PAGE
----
Seldom can this youthful masterpiece have seemed more packed with portents of La Mer than in this keenly articulated performance, where the crash of waves sounded never far distant and the beauty of the slow movement took on the semblance of a moonlit nocturne.

For the second of the season’s New Town Concerts, the players (all products of Manchester’s Royal Northern College of Music) sat conspicuously close together, each intent upon what the others were doing and on the strains, in particular, issuing from the cello.

It was a performance exceptional in its perception, alive to every detail of a work at one time rather underrated but breathing from start to finish the Frenchness of French music.

Earlier, the Englishness of English music had been no less strikingly evoked in an account of Tippett’s Quartet No 2 where the composer’s predilection for the rhythms of Tudor madrigals kept the work in a turmoil of syncopation.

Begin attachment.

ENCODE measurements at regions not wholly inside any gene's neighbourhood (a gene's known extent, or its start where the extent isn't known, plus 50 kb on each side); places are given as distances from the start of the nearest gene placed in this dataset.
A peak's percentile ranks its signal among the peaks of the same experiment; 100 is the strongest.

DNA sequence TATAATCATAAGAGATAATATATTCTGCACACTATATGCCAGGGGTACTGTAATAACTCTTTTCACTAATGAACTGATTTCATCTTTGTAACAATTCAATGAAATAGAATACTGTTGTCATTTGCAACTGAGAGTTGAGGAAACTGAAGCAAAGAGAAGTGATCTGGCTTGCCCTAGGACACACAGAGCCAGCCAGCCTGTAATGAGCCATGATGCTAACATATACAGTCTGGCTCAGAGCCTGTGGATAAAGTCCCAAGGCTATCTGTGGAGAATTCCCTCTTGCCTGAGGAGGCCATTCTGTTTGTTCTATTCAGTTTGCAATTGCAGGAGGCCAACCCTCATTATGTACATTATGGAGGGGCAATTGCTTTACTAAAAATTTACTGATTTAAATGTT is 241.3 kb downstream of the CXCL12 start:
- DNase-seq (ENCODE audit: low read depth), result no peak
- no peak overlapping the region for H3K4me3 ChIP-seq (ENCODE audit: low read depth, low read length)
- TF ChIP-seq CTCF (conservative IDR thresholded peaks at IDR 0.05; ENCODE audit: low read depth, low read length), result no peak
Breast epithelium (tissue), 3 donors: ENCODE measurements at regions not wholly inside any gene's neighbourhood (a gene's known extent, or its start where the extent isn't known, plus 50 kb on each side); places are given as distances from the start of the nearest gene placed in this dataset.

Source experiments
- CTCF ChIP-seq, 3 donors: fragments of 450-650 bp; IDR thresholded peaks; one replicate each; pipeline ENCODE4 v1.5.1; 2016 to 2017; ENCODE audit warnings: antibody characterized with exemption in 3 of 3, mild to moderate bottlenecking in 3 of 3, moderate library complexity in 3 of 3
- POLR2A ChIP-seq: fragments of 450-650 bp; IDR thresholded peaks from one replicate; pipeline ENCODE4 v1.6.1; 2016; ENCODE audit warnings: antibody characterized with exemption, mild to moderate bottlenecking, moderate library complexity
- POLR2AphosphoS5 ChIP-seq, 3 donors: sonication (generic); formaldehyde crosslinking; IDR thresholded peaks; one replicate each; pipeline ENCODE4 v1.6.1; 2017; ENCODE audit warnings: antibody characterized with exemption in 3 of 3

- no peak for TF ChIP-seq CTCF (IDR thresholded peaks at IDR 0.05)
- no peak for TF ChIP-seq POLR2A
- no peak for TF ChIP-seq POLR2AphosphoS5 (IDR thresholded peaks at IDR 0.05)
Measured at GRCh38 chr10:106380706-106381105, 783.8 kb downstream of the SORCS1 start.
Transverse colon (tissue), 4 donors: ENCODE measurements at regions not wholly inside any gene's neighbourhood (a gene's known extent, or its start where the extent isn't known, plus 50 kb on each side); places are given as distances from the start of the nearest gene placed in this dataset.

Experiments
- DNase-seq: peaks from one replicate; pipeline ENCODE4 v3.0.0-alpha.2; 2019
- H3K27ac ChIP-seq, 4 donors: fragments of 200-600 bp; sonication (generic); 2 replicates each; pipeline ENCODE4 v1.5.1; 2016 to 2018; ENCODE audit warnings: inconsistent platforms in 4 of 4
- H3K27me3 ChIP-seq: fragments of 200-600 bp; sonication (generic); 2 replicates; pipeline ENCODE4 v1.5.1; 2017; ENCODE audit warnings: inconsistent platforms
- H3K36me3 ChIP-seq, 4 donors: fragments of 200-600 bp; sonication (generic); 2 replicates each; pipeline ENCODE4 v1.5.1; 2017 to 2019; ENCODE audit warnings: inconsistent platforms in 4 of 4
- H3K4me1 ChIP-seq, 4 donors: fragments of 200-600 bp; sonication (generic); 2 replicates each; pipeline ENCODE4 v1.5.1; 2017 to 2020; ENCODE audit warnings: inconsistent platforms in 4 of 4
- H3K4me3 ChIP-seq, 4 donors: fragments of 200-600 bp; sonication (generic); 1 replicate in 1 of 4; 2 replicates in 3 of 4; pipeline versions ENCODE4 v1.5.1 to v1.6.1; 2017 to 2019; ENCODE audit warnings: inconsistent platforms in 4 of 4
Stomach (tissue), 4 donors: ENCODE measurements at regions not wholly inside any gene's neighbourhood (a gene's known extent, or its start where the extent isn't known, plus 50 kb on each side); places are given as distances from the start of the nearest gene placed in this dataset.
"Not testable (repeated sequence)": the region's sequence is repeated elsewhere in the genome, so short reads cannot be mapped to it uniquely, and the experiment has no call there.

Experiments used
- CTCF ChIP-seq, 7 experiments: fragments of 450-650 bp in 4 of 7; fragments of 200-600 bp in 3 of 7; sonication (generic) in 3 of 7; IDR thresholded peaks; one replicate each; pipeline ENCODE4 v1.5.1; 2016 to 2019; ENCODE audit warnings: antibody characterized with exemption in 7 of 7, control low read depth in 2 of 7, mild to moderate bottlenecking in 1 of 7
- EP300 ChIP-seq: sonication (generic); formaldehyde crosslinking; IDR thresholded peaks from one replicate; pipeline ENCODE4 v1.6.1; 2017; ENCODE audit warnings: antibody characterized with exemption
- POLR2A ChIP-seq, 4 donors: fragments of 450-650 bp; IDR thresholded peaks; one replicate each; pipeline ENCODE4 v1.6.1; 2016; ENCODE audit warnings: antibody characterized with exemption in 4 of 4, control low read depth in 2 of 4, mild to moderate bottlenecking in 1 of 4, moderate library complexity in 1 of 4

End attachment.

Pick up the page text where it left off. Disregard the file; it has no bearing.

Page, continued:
When this, towards the end, melted into romantic sweetness, the effect was magical. In a programme where contrast mattered more than continuity, Beethoven may not have looked like the obvious starting point. But his connection with Tippett – who adored him – was audible, making the F major Quartet, Op 18, No 1, the most perfect of preludes to a concert assembled and performed with notable care.

Star rating: ****